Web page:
Do you know a way to cure the evil by its opposite, that is by the establishment or even the maintenance of inequality, the permanent classification of men? No, at the very bottom of your heart you do not believe in the possibility of all these things.
But admitting that equality of conditions is an invincible fact, you contest its consequences in the political world; and you blame liberty and you call despotism to your aid; and you seek to assure present security at the expense of future races. And it is here that you are certainly wrong. For there is only Democracy (by this word I understand self-government)40 which can lessen and make bearable the inevitable evils of a democratic social state. 5 September 1837....
How will we be able to understand each other? I seek to live with dignity and honor and you, you seek only to live. What you fear the most from the democratic social condition are the political troubles that it brings forth, and I, that is what I fear the least from it. You dread democratic liberty and I, democratic despotism.
Many people consider democratic civil laws as an evil and democratic political laws as another and greater evil; as for me, I say that the one is the only remedy that one can apply to the other.
The whole idea of my politics is here.41 ...
I want to make it understood to all that a democratic social state is an invincible necessity of our times.
Then, dividing my readers into enemies and friends of democracy, I want to make it understood to the first that in order for a democratic social state to be tolerable, in order for it to produce order, progress, in a word, in order to avoid all, [or] at least the greatest of the evils that they foresee, it is necessary with all one’s might to hasten to give enlightenment and liberty to people who already have such a social state.
To the second, I want to make it understood that Democracy can not give the happy fruits that they await except by combining it with morality, spirituality, beliefs....
Thus I try to gather together all honest and generous minds under a small number of common ideas.
As for the question of knowing if a similar social state is or is not the best that humanity can have, leave that to God. Only God is able to say.42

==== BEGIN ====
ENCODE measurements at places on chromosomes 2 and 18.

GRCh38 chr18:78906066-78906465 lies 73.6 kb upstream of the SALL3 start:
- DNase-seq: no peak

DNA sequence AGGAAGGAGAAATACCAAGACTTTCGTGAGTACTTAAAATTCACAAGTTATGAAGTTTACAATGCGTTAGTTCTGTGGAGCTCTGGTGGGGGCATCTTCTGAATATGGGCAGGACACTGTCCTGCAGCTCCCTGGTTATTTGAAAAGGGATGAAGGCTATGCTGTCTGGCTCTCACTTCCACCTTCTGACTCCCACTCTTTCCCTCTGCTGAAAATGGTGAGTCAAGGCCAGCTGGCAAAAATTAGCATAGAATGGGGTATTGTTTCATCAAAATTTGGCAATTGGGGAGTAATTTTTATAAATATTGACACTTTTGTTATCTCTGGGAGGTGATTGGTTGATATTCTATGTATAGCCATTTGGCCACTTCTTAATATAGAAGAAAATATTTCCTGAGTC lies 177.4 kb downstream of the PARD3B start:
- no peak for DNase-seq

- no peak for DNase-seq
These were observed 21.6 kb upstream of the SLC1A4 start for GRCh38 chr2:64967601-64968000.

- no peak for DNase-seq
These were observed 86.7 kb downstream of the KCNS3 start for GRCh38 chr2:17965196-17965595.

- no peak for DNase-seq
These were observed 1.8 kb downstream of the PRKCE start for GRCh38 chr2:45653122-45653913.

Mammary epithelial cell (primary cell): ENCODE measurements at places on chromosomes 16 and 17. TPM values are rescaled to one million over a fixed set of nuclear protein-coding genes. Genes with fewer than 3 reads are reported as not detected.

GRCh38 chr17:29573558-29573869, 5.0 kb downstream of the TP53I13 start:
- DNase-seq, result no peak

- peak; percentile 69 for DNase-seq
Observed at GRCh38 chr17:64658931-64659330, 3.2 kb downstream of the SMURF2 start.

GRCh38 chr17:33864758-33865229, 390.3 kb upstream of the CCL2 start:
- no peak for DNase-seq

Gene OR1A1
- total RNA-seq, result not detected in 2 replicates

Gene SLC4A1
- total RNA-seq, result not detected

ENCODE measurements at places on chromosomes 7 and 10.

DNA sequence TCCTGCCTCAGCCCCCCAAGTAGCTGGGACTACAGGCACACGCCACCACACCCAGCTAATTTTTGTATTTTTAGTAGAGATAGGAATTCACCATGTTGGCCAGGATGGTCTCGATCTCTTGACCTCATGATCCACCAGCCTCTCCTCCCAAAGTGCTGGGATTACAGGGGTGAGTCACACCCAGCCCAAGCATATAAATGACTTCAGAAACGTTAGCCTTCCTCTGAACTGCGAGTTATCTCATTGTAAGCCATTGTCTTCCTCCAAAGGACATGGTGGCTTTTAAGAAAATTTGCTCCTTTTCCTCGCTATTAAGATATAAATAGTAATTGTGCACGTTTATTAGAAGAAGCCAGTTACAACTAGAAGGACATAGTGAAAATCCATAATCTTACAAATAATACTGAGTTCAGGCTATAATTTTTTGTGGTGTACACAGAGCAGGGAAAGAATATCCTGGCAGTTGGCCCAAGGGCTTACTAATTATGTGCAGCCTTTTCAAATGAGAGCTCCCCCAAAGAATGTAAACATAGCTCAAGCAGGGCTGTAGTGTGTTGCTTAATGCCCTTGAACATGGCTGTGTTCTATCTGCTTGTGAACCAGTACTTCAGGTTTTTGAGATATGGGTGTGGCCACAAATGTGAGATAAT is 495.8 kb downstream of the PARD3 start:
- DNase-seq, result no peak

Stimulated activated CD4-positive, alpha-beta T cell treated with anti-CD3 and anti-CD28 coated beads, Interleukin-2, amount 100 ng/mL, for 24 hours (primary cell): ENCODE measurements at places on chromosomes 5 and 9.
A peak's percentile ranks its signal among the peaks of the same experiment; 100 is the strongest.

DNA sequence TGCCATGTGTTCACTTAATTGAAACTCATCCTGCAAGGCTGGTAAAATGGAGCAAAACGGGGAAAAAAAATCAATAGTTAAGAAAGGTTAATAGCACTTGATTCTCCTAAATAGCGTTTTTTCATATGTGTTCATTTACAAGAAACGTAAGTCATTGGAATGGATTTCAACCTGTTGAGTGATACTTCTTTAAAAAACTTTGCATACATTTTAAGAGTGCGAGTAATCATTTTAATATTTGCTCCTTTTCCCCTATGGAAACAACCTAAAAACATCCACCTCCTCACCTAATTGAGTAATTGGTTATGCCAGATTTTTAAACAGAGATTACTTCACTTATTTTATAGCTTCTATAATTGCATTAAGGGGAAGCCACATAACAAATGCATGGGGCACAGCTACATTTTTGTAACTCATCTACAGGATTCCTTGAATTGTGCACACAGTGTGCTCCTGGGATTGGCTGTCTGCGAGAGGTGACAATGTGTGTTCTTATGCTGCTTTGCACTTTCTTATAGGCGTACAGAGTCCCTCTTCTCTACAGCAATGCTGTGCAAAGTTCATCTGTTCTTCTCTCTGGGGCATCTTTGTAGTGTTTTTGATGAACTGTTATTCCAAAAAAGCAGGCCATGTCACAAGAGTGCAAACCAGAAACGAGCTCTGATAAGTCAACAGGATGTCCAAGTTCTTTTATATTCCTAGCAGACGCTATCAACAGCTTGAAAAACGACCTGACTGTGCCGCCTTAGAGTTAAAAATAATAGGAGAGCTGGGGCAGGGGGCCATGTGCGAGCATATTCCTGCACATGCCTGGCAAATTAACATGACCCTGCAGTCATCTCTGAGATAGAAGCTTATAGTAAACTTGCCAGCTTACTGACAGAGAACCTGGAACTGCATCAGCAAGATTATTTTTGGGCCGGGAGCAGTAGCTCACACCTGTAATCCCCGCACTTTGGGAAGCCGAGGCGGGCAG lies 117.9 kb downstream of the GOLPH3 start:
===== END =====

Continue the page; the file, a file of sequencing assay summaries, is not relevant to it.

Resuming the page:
Tocqueville summarized his position in yet another fragment: “Use Democracy to moderate Democracy. It is the only path to salvation that is open to us. To discern the feelings, the ideas, the laws which, without being hostile to the principle of Democracy, without having a natural incompatibility with Democracy, can nonetheless correct its troublesome tendencies and will blend with it while modifying it. Beyond that all is foolish and imprudent.”43
Thus centralization and despotism were both possible or, as Tocqueville believed at times, even probable results of démocratie. And whatever the possible democratic tyranny, Tocqueville saw centralization as the fundamental cause. Accumulated and unchecked power anywhere carried the seeds of oppression.44
Different probabilities about the establishment of one or the other of the various types of despotism resulted primarily from the question of who or what would gather power. If the legislature, then legislative despotism; if the people, then tyranny of the majority; if a leader (especially a military one), then despotisme d’un seul (militaire); if the administration or bureaucracy, then the Leviathan State.
But the chances for each of these despotisms also depended on two other major issues: Did the oppression result from the excesses of popular government, or from an effort, despite advancing equality, to resist political democracy? And probably more important, did the example concern Europe or America?
Tocqueville’s notions of despotism, especially in 1835, seemed essentially to be of two sorts. He began by assuming advancing equality of conditions and reasoned that two basic responses were possible. Social equality might be met with political democracy, that is, with some degree of popular participation, or, more broadly still, political liberty. In that case, the primary danger was excessive power delivered in the name of the whole people to the legislature, majority, or administration. And of these possible democratic despotisms, the most fundamental and threatening, because it usually served as the foundation for either legislative or bureaucratic authority, was the tyranny of the majority.
But the second response, instead of self-government, was a retreat to the authority of some leader who would offer himself as a refuge from the confusion of social democracy. Here the danger was the coming of a tyrant in the name of order. Some of the democratic despotisms described by Tocqueville arose from the coupling of political and social democracy, and some from a frantic effort to escape the political consequences of advancing equality.